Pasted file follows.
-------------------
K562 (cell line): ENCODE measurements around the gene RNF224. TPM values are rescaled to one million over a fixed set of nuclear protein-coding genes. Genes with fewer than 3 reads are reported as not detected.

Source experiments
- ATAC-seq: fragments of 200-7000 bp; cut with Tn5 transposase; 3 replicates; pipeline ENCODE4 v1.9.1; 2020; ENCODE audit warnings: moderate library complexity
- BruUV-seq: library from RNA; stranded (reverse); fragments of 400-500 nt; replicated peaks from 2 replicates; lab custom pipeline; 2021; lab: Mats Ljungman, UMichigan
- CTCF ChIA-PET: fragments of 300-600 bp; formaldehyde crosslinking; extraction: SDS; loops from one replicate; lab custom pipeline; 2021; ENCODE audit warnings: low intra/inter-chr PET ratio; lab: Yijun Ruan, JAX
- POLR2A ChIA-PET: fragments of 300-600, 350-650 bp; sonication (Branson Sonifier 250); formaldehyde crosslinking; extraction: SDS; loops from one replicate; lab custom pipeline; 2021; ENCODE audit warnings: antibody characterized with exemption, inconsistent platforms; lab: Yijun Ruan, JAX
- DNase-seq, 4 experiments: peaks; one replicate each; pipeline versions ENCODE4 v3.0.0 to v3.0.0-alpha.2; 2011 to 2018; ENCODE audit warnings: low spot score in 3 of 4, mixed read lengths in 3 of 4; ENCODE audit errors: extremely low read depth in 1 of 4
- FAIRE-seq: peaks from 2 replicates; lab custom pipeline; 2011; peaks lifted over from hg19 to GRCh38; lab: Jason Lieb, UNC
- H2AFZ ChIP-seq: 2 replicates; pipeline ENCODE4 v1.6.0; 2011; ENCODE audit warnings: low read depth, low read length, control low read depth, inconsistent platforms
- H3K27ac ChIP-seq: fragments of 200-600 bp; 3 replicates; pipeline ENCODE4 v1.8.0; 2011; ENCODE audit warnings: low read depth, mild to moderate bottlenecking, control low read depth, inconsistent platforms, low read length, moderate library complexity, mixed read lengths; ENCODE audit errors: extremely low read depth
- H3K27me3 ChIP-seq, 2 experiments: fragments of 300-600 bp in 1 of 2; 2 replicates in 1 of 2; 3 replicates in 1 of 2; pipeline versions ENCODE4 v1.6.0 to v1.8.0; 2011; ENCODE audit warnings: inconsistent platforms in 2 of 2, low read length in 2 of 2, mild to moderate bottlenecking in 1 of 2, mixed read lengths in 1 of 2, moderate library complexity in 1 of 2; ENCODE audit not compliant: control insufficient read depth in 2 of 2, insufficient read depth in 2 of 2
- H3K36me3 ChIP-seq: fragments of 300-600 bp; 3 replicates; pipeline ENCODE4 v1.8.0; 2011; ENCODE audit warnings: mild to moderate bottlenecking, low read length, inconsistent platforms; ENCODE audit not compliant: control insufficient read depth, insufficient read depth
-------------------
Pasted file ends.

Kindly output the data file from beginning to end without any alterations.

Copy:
K562 (cell line): ENCODE measurements around the gene RNF224. TPM values are rescaled to one million over a fixed set of nuclear protein-coding genes. Genes with fewer than 3 reads are reported as not detected.

Source experiments
- ATAC-seq: fragments of 200-7000 bp; cut with Tn5 transposase; 3 replicates; pipeline ENCODE4 v1.9.1; 2020; ENCODE audit warnings: moderate library complexity
- BruUV-seq: library from RNA; stranded (reverse); fragments of 400-500 nt; replicated peaks from 2 replicates; lab custom pipeline; 2021; lab: Mats Ljungman, UMichigan
- CTCF ChIA-PET: fragments of 300-600 bp; formaldehyde crosslinking; extraction: SDS; loops from one replicate; lab custom pipeline; 2021; ENCODE audit warnings: low intra/inter-chr PET ratio; lab: Yijun Ruan, JAX
- POLR2A ChIA-PET: fragments of 300-600, 350-650 bp; sonication (Branson Sonifier 250); formaldehyde crosslinking; extraction: SDS; loops from one replicate; lab custom pipeline; 2021; ENCODE audit warnings: antibody characterized with exemption, inconsistent platforms; lab: Yijun Ruan, JAX
- DNase-seq, 4 experiments: peaks; one replicate each; pipeline versions ENCODE4 v3.0.0 to v3.0.0-alpha.2; 2011 to 2018; ENCODE audit warnings: low spot score in 3 of 4, mixed read lengths in 3 of 4; ENCODE audit errors: extremely low read depth in 1 of 4
- FAIRE-seq: peaks from 2 replicates; lab custom pipeline; 2011; peaks lifted over from hg19 to GRCh38; lab: Jason Lieb, UNC
- H2AFZ ChIP-seq: 2 replicates; pipeline ENCODE4 v1.6.0; 2011; ENCODE audit warnings: low read depth, low read length, control low read depth, inconsistent platforms
- H3K27ac ChIP-seq: fragments of 200-600 bp; 3 replicates; pipeline ENCODE4 v1.8.0; 2011; ENCODE audit warnings: low read depth, mild to moderate bottlenecking, control low read depth, inconsistent platforms, low read length, moderate library complexity, mixed read lengths; ENCODE audit errors: extremely low read depth
- H3K27me3 ChIP-seq, 2 experiments: fragments of 300-600 bp in 1 of 2; 2 replicates in 1 of 2; 3 replicates in 1 of 2; pipeline versions ENCODE4 v1.6.0 to v1.8.0; 2011; ENCODE audit warnings: inconsistent platforms in 2 of 2, low read length in 2 of 2, mild to moderate bottlenecking in 1 of 2, mixed read lengths in 1 of 2, moderate library complexity in 1 of 2; ENCODE audit not compliant: control insufficient read depth in 2 of 2, insufficient read depth in 2 of 2
- H3K36me3 ChIP-seq: fragments of 300-600 bp; 3 replicates; pipeline ENCODE4 v1.8.0; 2011; ENCODE audit warnings: mild to moderate bottlenecking, low read length, inconsistent platforms; ENCODE audit not compliant: control insufficient read depth, insufficient read depth